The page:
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    (Original post by r2enigma)
    why won't you reapply? I thought you would almost definitely get an offer(sorry )
    It is, after all, just a university. Sure - an amazing one, but the choice of course should be much more important than choice of uni. And with Cambridge a lot of doors would open - but without Cambridge other doors will open for me. I still have a lot of opportunities.

    I enjoy the lack of pressure that I've now been blessed with and specific grades doesn't have to matter as much anymore. I can focus on things outside of academia and that's what I plan to continue with in the future as well.

    Tbh I think I wanted Cambridge more than I wanted my specific course.
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    (Original post by sharathsree)
    say if i reapply after taking out a gap year? is it worth doing retakes to get better A level grades just in case? or do they look down on it completely?
    I don't think that they count them, as such, but doing resits shows that you're committed to improving your grades, which can only be a good thing. It might also be worth looking into doing another A-level or something like that. If you do reapply, you have to try and kind of change your academic profile so you're not exactly the same person you were when you applied the first time round. Or that's what I've heard, anyway. Good luck!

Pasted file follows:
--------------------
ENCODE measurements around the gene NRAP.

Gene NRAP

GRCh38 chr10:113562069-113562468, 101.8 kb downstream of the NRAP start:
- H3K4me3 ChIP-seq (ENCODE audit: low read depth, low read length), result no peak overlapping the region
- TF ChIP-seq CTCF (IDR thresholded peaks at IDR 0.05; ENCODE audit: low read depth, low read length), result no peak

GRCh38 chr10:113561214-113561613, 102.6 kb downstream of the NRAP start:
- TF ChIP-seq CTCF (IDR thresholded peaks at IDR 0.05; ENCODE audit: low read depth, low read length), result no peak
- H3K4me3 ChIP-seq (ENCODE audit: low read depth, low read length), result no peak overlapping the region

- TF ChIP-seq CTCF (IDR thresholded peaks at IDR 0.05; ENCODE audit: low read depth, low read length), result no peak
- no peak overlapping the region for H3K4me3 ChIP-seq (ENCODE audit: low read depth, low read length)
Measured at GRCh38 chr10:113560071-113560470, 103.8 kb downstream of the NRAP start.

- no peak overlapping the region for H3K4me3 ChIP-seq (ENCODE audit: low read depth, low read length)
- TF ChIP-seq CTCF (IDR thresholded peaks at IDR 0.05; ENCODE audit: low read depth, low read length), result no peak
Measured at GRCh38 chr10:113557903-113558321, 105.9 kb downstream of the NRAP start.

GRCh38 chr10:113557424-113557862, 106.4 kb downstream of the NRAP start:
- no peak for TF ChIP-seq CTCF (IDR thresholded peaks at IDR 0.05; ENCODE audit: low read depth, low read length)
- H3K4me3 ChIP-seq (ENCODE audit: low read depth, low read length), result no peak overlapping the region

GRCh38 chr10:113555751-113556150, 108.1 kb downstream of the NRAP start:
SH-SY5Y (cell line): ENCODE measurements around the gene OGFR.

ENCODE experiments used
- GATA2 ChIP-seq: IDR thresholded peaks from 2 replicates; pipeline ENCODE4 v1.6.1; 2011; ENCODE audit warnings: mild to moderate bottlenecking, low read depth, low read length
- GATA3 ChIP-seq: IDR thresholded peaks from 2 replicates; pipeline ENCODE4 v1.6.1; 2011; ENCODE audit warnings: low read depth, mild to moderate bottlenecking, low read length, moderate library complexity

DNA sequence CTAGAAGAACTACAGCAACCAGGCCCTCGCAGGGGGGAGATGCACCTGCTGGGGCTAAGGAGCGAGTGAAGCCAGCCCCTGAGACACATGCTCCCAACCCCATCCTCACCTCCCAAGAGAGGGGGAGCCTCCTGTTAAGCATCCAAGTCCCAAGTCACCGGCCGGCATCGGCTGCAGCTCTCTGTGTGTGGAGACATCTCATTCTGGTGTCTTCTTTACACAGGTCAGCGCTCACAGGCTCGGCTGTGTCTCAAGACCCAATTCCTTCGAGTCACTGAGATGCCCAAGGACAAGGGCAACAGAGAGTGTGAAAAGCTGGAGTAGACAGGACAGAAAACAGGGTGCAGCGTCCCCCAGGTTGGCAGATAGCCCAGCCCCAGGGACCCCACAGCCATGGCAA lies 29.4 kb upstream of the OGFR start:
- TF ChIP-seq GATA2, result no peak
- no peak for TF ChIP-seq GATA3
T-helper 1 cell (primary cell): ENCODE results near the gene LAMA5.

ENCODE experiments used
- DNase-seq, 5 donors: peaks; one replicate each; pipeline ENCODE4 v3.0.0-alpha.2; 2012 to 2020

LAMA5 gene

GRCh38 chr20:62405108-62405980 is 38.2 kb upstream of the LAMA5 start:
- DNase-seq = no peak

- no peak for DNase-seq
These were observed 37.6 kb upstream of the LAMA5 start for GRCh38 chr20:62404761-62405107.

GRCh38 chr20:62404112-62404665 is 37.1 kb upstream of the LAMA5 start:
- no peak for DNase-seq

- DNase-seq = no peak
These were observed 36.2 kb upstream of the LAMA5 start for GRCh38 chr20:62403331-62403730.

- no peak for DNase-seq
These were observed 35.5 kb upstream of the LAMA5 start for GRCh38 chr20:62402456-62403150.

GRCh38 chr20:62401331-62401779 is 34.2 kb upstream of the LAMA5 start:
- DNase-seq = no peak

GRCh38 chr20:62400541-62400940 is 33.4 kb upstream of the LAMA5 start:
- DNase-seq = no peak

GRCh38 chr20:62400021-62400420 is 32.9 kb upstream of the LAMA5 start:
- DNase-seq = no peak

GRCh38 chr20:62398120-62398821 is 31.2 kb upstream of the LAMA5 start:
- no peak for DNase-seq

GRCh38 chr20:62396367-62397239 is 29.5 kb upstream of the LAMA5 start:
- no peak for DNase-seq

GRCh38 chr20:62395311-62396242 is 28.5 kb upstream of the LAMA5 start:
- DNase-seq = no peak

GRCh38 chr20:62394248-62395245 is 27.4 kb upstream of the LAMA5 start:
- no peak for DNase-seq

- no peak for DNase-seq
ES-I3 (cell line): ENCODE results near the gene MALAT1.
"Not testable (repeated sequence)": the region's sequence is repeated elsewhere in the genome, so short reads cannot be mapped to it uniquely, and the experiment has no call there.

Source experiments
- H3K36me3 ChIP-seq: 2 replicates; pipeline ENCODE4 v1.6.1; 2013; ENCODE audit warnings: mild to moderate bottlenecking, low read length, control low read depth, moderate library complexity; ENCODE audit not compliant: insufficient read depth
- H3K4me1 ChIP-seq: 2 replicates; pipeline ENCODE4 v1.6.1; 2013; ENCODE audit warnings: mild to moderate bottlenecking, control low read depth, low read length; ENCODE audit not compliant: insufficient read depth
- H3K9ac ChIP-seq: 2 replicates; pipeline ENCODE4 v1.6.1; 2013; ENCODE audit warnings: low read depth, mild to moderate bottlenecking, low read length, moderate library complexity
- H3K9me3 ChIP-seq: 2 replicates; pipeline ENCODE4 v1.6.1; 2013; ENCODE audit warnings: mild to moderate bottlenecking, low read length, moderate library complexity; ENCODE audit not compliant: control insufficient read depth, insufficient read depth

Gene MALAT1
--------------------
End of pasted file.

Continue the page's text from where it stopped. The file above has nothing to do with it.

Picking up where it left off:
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    I guess someone else might have asked this already, but here goes....

    My daughter applied for History at Fitz and didn't get an offer. She has offers for York (AAA) and Southampton (AAB). She is predicted A*AA (A in History). These seem like good offers - but she was very disappointed not to get an offer from Cambridge.

    The question is, if she takes York as her firm, and Southampton as her insurance - and then does really well in her A levels, gets good results - say A*AA, A*A*A or whatever - can she just hand in her place and go round the UCAS cycle again, reapplying for Cambridge and others again?